3. To be an academic. Choose a fellowship in an academic medical center. You’re working side-by-side with many other specialties and sub specialties and can collaborate on research.

4. To be mentored. That’s why I did a fellowship. Find someone you respect and want to emulate your career.
 
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Oh um then UT San Antonio with Dr. Rogers is the best fellowship to do

If you’re referring to the fellowship in Amputation Prevention and Research at UT, I am not the director, Dr. Collin Pehde is.

But it most certainly is the best if you want to learn the administrative and leadership skills necessary to start your own hospital-based limb salvage center. Leadership potential is the top attribute we look for in a candidate.

The fellow also learns to function on a multidisciplinary team in a large academic medical center and how to prepare research, publications, and lectures.

It is not the place to come if you just want to improve your surgical skills. A fellow candidate for UT must be proficient in surgery when starting and their primary role in the OR is teaching residents and students how to do surgery.

Aside from complex Charcot reconstruction which is a niche offered by the program. Fellows get experience with 2-3 recons per week, including pre-operative planning by 3-D printing.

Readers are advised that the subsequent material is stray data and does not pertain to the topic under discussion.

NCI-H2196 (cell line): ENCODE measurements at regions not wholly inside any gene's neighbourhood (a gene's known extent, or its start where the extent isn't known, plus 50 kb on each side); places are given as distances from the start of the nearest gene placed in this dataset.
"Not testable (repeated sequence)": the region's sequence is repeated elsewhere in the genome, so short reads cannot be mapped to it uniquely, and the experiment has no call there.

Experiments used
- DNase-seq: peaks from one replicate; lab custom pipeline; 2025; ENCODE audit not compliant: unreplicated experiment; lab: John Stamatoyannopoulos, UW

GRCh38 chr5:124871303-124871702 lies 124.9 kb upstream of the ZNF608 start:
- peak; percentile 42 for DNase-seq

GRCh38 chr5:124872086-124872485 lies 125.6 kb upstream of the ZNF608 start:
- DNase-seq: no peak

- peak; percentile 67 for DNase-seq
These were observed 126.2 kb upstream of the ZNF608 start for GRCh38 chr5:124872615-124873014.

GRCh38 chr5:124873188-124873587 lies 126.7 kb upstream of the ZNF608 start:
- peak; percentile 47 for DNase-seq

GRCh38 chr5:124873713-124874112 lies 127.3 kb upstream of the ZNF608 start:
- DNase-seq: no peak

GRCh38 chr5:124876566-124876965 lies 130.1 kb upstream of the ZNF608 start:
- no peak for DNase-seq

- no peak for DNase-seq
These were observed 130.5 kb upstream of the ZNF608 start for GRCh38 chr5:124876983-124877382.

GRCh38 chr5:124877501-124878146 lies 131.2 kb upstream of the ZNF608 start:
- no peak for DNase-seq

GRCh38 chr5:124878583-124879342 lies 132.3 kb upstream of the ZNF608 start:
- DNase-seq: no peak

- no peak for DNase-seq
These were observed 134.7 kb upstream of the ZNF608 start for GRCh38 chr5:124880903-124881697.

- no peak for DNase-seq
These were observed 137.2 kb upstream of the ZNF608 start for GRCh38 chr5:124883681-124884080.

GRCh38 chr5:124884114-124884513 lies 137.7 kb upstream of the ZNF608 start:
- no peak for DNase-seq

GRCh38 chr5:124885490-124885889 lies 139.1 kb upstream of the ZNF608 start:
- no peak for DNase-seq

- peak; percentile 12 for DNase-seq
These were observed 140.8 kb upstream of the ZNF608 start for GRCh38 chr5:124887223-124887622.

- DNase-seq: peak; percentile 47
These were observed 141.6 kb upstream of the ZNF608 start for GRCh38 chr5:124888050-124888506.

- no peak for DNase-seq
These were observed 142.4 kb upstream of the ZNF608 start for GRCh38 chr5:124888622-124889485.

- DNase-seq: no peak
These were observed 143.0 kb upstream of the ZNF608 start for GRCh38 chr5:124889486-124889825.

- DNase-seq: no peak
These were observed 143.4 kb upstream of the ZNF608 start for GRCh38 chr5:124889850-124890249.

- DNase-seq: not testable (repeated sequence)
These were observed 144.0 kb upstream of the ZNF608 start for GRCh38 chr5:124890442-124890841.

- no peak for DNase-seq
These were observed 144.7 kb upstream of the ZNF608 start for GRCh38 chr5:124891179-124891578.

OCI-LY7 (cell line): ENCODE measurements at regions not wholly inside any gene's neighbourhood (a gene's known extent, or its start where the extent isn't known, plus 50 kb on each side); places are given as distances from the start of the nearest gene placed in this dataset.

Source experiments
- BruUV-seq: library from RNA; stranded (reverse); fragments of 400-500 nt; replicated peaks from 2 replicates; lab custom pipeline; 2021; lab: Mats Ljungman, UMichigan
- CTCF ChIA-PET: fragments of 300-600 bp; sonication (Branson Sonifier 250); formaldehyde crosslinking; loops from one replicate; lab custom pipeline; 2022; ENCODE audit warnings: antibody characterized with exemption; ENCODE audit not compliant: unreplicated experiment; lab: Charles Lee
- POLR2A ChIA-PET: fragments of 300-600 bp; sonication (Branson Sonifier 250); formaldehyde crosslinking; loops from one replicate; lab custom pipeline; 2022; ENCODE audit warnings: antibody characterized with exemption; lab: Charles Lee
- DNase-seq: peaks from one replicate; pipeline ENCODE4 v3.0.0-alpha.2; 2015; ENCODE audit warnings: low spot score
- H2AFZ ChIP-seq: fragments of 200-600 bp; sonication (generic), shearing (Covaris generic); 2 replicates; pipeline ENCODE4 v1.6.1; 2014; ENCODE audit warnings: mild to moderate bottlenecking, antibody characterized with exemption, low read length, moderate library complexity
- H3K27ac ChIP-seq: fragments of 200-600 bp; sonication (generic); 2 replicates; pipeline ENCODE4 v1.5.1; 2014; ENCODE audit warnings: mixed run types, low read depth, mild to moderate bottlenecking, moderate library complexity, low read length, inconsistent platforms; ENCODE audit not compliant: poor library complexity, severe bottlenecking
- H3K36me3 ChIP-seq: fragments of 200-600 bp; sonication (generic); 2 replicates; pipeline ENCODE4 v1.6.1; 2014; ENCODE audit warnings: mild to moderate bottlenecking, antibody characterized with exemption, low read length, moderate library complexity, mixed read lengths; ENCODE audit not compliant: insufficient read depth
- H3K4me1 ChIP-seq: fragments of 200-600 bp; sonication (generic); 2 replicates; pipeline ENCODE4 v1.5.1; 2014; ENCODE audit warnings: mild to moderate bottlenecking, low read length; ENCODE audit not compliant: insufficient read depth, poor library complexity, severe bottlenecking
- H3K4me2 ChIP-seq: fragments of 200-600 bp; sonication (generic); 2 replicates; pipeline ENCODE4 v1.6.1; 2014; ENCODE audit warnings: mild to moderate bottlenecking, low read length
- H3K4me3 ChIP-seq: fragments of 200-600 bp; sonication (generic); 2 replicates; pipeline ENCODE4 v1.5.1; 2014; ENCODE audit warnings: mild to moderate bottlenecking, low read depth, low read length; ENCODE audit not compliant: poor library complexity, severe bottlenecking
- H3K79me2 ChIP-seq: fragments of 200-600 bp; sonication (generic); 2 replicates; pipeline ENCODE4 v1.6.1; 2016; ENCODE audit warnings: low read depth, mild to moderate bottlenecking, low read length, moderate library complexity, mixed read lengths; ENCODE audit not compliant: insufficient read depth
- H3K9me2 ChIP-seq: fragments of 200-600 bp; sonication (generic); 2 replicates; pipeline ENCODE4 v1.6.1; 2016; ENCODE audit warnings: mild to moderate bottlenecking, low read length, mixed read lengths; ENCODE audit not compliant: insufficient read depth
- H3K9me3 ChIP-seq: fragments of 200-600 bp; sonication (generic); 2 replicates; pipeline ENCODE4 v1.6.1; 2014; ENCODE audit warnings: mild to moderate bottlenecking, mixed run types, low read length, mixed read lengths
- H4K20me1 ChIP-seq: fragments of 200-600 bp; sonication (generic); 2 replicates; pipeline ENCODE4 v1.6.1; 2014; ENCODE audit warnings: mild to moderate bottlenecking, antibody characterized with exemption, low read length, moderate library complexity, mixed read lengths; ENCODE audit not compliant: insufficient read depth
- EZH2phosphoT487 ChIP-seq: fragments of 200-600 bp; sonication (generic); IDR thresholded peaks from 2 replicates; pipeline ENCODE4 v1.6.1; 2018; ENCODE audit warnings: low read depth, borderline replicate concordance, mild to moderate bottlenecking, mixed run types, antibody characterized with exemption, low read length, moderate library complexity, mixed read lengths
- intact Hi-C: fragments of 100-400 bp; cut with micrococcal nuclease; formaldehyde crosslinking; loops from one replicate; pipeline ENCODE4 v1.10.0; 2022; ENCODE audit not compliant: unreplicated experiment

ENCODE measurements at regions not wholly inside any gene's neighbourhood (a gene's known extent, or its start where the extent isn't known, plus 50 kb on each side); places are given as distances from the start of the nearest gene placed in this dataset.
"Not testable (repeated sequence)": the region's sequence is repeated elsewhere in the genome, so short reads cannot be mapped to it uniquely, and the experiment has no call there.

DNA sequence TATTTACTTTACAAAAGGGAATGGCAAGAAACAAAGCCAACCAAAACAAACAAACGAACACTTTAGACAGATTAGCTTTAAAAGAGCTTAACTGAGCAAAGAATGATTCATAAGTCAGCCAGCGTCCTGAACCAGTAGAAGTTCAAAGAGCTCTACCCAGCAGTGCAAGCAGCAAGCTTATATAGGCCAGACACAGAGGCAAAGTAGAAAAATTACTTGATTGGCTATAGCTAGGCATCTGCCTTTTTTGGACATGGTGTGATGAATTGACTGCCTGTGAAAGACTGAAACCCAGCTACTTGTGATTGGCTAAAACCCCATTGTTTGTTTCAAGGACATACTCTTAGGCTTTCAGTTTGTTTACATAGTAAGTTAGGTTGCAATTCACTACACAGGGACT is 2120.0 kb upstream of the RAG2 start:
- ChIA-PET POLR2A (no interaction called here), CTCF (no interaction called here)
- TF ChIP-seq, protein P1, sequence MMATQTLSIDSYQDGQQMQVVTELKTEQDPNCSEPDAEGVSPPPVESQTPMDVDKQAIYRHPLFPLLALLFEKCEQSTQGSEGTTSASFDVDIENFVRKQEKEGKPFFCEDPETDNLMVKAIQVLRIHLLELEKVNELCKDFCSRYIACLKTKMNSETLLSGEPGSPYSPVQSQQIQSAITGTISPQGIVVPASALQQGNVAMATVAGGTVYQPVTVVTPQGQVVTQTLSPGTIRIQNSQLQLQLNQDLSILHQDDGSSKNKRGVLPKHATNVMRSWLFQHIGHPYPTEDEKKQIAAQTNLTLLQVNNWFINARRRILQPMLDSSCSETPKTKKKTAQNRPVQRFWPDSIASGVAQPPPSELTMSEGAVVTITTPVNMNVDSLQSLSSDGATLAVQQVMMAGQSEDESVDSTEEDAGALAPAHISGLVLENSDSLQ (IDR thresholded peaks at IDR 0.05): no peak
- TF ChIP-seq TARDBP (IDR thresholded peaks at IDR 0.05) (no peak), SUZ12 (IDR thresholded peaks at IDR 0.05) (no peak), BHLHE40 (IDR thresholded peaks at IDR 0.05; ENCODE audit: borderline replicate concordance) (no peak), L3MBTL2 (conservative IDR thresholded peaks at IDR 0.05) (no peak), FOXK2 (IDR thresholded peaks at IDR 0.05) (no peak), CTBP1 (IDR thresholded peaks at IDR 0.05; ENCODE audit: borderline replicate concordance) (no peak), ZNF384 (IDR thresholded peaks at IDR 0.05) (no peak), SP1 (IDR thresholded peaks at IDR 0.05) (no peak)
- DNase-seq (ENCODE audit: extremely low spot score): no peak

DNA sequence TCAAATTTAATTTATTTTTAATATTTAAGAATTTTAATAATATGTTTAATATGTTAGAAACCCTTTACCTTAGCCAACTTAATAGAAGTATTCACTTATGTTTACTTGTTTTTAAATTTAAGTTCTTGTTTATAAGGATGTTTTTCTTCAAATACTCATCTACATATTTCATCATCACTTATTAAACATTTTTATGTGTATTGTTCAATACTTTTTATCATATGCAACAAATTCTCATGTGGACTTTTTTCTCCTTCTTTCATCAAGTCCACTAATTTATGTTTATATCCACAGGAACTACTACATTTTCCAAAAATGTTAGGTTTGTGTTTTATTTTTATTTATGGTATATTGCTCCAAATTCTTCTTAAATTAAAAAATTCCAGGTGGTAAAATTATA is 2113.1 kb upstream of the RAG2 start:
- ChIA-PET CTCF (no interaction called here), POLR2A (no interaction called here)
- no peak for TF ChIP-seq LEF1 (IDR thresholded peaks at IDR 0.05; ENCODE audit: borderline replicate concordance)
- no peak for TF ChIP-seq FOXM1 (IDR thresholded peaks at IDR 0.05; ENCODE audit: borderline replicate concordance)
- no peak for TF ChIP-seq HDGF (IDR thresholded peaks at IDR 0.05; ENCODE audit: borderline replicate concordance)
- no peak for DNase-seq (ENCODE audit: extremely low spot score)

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I’ve asked this question before but never get an answer. Where do I start if I want to make my voice heard and start contributing to the profession?
 
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I want to get involved. Who’s ring do I have to kiss to get into the super secret club?

Or do I need to waste my time and do a fellowship at Penn to make it in this profession?

1. First be a member. You’re not going to be a leader of anything by never being a member of anything. APMA, State Association, Local Association, College/Society, Board, etc. Get involved and show interest.

2. Just ask. There are plenty of opportunities at all levels to be involved. Do you know someone on the BOD of any of these organizations? Ask them if there are any committee opportunities. You might not get your first choice, but do a good job and you’ll move quickly.

3. Write something. Start sharing your opinion in blogs on PM News or Podiatry Today.

4. Create a following. Communicate with others. Discuss the problems facing the profession and how to help.